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    Attention capture by faces.
    Cognition 2008 Apr 4;107(1):330-42. Epub 2007 Sep 4.
    Department of Psychology, University of Stirling, Stirling FK9 4LA, UK.
    We report three experiments that investigate whether faces are capable of capturing attention when in competition with other non-face objects. In Experiment 1a participants took longer to decide that an array of objects contained a butterfly target when a face appeared as one of the distracting items than when the face did not appear in the array. This irrelevant face effect was eliminated when the items in the arrays were inverted in Experiment 1b ruling out an explanation based on some low-level image-based properties of the faces. Read More
    Reprint of: The amygdala and FFA track both social and non-social face dimensions.
    Neuropsychologia 2011 Mar;49(4):630-9
    Department of Psychology, New York University, New York, NY, USA.
    The amygdala is thought to perform a number of social functions, and has received much attention for its role in processing social properties of faces. In particular, it has been shown to respond more to facial expressions than to neutral faces, and more to positively valenced and negatively valenced faces than faces in the middle of the continuum. However, when these findings are viewed in the context of a multidimensional face space, an important question emerges. Read More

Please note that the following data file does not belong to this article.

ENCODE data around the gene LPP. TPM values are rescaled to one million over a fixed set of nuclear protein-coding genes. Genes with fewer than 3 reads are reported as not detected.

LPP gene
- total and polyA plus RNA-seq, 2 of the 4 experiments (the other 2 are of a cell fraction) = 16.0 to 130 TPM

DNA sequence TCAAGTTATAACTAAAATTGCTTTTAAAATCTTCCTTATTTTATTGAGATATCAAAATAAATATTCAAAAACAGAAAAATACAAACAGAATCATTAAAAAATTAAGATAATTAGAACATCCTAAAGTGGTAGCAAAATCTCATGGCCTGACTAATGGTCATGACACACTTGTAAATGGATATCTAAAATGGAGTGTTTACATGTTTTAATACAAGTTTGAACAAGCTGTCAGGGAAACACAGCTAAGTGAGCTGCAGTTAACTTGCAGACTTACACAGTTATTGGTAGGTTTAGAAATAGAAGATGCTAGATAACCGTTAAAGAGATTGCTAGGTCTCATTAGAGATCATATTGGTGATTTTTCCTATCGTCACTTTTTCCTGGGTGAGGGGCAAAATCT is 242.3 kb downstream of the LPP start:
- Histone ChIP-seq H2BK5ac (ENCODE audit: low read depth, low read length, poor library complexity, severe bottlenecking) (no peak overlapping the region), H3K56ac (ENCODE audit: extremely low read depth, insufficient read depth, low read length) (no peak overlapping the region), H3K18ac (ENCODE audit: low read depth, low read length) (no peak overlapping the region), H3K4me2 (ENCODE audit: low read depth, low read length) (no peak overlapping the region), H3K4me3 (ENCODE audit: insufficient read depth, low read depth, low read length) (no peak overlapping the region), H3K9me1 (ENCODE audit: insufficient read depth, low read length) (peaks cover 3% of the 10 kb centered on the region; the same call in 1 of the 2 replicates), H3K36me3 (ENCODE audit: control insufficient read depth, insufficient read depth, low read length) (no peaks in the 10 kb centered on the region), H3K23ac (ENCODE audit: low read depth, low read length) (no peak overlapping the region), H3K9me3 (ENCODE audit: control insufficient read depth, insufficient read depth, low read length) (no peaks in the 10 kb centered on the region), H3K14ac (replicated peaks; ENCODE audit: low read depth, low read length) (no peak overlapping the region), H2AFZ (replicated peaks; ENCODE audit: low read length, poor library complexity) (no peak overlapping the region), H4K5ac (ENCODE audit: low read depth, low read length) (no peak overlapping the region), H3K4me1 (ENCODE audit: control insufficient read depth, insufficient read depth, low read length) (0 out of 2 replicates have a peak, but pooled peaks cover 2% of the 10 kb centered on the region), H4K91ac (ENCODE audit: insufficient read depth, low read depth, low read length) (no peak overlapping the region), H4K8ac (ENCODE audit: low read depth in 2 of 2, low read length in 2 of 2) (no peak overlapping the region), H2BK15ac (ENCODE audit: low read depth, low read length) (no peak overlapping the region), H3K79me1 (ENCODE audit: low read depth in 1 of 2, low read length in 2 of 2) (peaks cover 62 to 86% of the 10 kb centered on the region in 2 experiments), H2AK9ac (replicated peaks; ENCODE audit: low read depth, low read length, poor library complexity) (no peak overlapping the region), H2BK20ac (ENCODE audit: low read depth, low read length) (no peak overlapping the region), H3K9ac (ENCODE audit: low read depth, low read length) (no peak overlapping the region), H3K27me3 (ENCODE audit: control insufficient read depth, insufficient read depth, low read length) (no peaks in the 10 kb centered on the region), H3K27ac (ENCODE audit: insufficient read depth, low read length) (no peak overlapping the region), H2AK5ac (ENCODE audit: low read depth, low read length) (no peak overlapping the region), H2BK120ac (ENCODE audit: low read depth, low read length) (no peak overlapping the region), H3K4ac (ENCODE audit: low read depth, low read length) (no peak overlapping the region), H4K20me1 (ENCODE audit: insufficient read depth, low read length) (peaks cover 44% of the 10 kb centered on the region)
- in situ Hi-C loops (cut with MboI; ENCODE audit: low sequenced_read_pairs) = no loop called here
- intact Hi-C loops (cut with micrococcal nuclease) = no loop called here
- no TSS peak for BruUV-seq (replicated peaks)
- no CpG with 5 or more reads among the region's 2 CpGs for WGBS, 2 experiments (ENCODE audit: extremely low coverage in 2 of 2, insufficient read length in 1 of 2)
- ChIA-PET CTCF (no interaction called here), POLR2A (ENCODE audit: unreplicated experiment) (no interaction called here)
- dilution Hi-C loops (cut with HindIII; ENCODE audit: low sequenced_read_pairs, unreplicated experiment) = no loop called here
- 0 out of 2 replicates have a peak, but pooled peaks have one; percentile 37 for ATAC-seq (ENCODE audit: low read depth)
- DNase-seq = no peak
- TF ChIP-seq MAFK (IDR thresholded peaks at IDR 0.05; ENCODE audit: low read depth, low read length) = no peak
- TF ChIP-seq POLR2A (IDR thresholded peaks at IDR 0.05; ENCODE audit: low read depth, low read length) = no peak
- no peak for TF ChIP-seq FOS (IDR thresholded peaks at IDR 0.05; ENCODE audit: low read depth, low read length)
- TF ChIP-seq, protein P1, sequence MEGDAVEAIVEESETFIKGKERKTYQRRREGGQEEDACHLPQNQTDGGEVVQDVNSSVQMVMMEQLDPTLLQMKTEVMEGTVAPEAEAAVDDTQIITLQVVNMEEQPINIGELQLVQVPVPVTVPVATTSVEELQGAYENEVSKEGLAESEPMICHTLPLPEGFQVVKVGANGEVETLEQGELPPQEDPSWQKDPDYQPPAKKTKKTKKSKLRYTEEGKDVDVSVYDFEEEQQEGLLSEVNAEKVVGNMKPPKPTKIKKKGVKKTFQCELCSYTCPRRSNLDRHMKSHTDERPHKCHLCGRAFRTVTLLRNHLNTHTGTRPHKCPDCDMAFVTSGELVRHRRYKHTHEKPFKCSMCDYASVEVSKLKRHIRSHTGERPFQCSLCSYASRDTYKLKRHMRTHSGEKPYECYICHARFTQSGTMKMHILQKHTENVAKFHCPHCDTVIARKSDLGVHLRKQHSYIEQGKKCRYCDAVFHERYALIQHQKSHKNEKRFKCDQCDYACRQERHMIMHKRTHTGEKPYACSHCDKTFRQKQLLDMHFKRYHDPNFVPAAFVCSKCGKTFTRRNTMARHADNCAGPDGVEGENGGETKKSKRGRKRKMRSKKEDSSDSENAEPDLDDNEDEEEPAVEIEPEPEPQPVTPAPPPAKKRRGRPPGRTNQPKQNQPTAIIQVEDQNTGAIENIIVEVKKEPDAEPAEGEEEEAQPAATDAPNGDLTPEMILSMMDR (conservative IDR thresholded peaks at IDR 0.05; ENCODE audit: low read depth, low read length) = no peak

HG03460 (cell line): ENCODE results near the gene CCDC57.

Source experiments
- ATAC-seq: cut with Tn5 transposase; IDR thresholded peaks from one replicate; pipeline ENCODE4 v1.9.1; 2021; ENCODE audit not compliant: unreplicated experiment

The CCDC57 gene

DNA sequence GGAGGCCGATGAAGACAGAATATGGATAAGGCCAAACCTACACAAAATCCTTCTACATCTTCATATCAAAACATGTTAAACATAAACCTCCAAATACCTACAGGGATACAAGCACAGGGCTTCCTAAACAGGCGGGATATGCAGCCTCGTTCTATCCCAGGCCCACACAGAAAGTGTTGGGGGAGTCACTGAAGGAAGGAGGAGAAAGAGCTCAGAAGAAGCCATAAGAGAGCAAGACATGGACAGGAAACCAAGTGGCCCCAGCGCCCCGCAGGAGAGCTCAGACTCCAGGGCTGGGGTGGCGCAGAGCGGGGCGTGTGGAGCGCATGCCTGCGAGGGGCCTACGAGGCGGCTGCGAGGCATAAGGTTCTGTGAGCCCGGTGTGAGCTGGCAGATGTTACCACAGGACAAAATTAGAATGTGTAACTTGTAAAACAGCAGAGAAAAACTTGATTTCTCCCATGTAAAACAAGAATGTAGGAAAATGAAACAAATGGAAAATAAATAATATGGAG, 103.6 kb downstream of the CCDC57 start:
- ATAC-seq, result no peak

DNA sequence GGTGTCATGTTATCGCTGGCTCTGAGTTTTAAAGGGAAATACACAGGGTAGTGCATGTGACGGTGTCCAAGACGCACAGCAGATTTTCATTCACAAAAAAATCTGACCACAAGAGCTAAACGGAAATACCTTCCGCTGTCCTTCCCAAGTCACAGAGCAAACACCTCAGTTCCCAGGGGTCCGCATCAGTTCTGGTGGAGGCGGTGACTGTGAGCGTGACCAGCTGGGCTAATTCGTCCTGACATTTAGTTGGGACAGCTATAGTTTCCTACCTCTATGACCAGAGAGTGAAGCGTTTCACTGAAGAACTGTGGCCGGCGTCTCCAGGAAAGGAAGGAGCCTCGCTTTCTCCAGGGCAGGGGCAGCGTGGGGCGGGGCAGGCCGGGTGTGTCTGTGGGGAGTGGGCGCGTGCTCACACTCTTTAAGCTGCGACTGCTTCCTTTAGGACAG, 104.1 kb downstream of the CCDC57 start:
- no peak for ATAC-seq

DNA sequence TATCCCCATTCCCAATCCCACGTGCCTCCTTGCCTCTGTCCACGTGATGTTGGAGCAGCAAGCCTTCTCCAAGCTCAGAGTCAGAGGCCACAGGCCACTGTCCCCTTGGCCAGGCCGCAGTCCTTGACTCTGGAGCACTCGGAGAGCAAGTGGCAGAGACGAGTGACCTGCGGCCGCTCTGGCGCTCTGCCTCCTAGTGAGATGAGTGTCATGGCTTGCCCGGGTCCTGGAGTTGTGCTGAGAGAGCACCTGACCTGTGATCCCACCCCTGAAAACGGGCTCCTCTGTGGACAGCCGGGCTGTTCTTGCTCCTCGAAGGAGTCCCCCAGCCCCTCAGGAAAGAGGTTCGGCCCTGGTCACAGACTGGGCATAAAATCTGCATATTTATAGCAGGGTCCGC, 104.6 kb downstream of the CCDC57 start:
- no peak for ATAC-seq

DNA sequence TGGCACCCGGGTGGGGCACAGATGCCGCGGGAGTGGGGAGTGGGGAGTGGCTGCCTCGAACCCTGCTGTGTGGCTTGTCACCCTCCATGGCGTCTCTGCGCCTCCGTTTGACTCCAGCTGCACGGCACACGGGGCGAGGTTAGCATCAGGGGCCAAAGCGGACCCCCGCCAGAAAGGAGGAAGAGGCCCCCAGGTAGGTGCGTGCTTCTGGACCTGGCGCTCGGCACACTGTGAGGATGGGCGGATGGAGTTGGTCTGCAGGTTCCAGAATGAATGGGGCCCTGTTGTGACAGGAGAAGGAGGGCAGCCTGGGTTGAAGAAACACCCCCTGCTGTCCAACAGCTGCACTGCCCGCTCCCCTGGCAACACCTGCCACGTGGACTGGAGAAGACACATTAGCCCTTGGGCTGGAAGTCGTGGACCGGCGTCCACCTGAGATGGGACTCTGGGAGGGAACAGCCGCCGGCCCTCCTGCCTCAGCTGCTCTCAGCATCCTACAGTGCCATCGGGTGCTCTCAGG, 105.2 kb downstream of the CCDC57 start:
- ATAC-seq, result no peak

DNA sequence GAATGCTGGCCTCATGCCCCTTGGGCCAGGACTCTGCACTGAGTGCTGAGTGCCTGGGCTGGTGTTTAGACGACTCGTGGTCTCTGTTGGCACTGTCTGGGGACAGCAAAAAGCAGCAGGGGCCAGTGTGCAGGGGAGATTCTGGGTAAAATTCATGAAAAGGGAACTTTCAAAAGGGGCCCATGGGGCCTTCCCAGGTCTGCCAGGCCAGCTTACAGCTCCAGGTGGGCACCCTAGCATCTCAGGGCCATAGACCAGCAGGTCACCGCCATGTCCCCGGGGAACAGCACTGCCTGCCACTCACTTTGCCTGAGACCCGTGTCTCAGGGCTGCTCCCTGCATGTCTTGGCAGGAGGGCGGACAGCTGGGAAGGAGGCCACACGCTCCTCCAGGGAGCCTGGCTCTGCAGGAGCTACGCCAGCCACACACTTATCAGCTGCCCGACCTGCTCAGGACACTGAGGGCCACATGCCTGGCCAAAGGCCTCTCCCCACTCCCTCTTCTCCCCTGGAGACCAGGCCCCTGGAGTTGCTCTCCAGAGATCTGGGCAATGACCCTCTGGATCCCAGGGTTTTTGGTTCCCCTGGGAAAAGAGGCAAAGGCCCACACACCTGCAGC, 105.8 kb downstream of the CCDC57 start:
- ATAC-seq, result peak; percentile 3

Prolonged visual experience in adulthood modulates holistic face perception.
    PLoS One 2008 May 28;3(5):e2317. Epub 2008 May 28.
    Unité Cognition et Développement et Laboratoire de Neurophysiologie, Université Catholique de Louvain, Louvain-la-Neuve, Ottignies, Belgium.
    Background: Using the well-known composite illusion as a marker of the holistic perception of faces, we tested how prolonged visual experience with a specific population of faces (4- to 6-year-old children) modulates the face perception system in adulthood.

    Methodology/principal Findings: We report a face composite effect that is larger for adult than children faces in a group of adults without experience with children faces ("children-face novices"), while it is of equal magnitude for adults and children faces in a population of preschool teachers ("children-face experts"). When considering preschool teachers only, we observed a significant correlation between the number of years of experience with children faces and the differential face composite effect between children and adults faces. Read More
    Visual adaptation of the perception of "life": animacy is a basic perceptual dimension of faces.
    Psychon Bull Rev 2014 Aug;21(4):969-75
    Department of Brain and Cognitive Science and McGovern Institute for Brain Research, Massachusetts Institute of Technology, Cambridge, MA, USA,
    One critical component of understanding another's mind is the perception of "life" in a face. However, little is known about the cognitive and neural mechanisms underlying this perception of animacy. Here, using a visual adaptation paradigm, we ask whether face animacy is (1) a basic dimension of face perception and (2) supported by a common neural mechanism across distinct face categories defined by age and species. Read More